The French Revolution (HIST*4580) | College of Arts

The French Revolution (HIST*4580)

Code and section: HIST*4580*01

Term: Winter 2017

Instructor: William Cormack


This course explores the major themes of the French Revolution of 1789-1799 in the light of modern research. These include: the state of France on the eve of revolution, the crisis of the Old Regime, the Revolution of 1789, the Constituent Assembly’s reforms, the radicalization of the Revolution, the fall of the monarchy, the struggle in the National Convention, the role of the sans-culottes, the emergence of counter-revolution, the Terror, the collapse of the Jacobin dictatorship, and the subsequent efforts to establish political stability in France. The course also examines topics which sometimes receive less attention: the role of women, the upheaval in the Caribbean colonies, and the Revolution’s cultural dimensions. Throughout, the course places much emphasis on the historiographical debates regarding the nature and significance of the French Revolution.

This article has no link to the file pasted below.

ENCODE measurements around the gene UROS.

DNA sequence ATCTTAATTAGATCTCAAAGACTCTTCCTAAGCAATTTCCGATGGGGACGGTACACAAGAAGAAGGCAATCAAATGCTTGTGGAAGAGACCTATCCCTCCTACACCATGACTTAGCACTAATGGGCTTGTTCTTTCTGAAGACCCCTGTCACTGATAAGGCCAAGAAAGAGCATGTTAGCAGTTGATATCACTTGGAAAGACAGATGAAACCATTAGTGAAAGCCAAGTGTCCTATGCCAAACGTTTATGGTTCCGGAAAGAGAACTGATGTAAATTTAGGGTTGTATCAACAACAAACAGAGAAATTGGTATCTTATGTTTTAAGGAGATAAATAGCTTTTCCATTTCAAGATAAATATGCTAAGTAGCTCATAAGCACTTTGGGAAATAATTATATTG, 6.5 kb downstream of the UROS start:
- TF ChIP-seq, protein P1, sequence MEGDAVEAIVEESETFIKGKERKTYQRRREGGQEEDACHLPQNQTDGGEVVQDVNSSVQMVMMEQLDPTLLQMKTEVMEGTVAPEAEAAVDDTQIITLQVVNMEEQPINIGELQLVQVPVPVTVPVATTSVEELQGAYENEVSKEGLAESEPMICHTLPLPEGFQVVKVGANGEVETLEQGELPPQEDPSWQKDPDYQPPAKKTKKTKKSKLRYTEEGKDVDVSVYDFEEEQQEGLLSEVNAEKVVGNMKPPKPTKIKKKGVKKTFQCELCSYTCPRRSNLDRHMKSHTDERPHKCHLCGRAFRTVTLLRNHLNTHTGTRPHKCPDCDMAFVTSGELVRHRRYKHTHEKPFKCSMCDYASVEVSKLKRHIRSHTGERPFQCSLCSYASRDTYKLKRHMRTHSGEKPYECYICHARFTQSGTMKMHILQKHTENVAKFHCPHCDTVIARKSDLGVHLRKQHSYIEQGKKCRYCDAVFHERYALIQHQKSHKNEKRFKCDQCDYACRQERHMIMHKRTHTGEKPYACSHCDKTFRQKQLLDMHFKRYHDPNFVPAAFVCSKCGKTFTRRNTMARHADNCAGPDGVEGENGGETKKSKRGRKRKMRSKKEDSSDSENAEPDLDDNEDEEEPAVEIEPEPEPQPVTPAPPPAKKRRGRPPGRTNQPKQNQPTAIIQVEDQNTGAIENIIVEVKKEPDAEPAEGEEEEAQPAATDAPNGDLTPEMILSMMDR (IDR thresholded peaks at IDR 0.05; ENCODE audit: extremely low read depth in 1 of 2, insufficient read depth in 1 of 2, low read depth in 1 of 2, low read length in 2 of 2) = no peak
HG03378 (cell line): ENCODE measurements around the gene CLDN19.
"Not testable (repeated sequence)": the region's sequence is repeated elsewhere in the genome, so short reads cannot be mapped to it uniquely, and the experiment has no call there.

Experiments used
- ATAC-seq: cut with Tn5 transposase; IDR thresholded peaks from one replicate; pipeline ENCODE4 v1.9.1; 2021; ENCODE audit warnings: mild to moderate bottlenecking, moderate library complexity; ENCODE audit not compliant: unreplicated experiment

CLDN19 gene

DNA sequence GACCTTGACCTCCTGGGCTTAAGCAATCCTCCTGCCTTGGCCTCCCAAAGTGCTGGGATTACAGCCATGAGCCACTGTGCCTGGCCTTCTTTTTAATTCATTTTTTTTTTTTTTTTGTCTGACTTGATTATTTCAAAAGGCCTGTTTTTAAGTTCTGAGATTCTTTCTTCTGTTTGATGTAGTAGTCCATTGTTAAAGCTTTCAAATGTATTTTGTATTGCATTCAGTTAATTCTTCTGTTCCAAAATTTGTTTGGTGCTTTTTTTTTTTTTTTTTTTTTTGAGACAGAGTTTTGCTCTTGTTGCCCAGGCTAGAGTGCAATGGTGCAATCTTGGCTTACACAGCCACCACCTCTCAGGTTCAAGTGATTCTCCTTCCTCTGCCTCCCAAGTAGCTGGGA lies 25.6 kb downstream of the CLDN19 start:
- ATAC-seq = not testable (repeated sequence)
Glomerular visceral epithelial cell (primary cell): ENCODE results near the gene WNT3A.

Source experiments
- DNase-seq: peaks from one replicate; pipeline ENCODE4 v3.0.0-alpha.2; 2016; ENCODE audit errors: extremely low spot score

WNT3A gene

The University of Guelph resides on the land of the Between the Lakes Treaty No. 3, the territory of the Mississaugas of the Credit. This land is part of the Dish with One Spoon, a covenant between Indigenous nations to live peaceably on the territories of the Great Lakes region. We recognize that today this gathering place is home to many First Nations, Inuit and Métis peoples and acknowledging them reminds us of our collective responsibility to the land where we learn, live and work.